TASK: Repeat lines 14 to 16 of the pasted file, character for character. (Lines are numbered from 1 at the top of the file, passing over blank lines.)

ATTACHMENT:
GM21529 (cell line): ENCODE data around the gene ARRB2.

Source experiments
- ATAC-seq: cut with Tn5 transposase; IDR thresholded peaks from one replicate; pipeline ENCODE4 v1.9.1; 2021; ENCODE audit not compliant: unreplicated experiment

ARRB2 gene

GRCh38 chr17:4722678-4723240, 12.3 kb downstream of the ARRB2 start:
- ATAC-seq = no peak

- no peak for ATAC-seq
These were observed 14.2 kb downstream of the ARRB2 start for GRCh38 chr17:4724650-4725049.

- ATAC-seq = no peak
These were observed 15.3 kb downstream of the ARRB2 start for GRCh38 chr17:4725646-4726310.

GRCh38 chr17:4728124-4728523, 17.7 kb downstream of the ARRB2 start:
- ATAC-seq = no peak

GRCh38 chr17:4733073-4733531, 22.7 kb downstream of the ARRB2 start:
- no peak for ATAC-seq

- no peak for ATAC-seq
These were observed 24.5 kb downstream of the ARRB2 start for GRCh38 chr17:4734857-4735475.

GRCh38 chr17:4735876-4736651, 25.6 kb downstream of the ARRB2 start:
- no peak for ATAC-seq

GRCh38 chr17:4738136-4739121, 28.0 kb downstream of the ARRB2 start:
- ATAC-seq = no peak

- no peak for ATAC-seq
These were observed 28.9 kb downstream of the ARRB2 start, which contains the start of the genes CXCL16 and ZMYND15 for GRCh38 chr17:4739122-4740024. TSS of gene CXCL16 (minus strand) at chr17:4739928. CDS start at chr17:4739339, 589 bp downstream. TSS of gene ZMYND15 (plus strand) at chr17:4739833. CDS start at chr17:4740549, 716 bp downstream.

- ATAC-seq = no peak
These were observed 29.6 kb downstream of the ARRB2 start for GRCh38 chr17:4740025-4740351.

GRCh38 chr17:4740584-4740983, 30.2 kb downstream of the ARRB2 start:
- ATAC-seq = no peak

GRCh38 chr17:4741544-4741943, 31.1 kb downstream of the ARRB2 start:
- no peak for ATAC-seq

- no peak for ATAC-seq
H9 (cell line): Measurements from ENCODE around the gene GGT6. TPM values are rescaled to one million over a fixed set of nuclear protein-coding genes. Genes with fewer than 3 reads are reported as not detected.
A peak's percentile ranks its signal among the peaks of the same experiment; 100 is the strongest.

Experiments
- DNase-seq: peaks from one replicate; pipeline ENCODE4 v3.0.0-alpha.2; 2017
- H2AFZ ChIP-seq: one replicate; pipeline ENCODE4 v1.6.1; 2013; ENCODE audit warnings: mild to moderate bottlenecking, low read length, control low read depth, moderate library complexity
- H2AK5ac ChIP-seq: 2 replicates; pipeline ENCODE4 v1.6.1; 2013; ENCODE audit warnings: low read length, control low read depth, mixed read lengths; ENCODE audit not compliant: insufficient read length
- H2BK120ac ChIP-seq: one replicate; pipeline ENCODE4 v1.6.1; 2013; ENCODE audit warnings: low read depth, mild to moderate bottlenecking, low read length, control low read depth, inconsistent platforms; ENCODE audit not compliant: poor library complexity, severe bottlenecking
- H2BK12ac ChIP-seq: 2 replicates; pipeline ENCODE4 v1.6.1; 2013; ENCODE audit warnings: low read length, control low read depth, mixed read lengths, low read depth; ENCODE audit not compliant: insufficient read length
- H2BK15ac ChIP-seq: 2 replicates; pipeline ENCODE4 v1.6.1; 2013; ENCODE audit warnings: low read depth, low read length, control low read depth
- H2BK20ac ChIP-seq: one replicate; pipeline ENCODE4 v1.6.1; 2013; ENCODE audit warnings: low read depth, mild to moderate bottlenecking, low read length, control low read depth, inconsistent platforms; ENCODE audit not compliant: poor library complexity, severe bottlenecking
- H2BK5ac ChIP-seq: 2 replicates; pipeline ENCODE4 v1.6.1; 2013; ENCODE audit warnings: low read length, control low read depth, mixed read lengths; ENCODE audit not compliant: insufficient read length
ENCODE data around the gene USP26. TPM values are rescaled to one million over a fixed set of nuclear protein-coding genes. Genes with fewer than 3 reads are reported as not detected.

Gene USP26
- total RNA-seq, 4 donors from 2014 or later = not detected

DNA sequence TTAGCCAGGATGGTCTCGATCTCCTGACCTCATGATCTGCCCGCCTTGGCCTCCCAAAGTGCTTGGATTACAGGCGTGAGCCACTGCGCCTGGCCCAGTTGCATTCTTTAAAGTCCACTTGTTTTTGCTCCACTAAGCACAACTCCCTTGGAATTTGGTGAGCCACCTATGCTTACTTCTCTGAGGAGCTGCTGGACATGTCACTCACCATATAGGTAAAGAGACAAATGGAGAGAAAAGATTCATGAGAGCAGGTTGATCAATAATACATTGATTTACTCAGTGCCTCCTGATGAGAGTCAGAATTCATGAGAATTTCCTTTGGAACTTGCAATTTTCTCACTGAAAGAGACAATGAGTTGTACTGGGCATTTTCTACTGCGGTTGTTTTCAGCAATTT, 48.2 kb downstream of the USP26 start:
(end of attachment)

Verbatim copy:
- no peak for ATAC-seq

- no peak for ATAC-seq
These were observed 24.5 kb downstream of the ARRB2 start for GRCh38 chr17:4734857-4735475.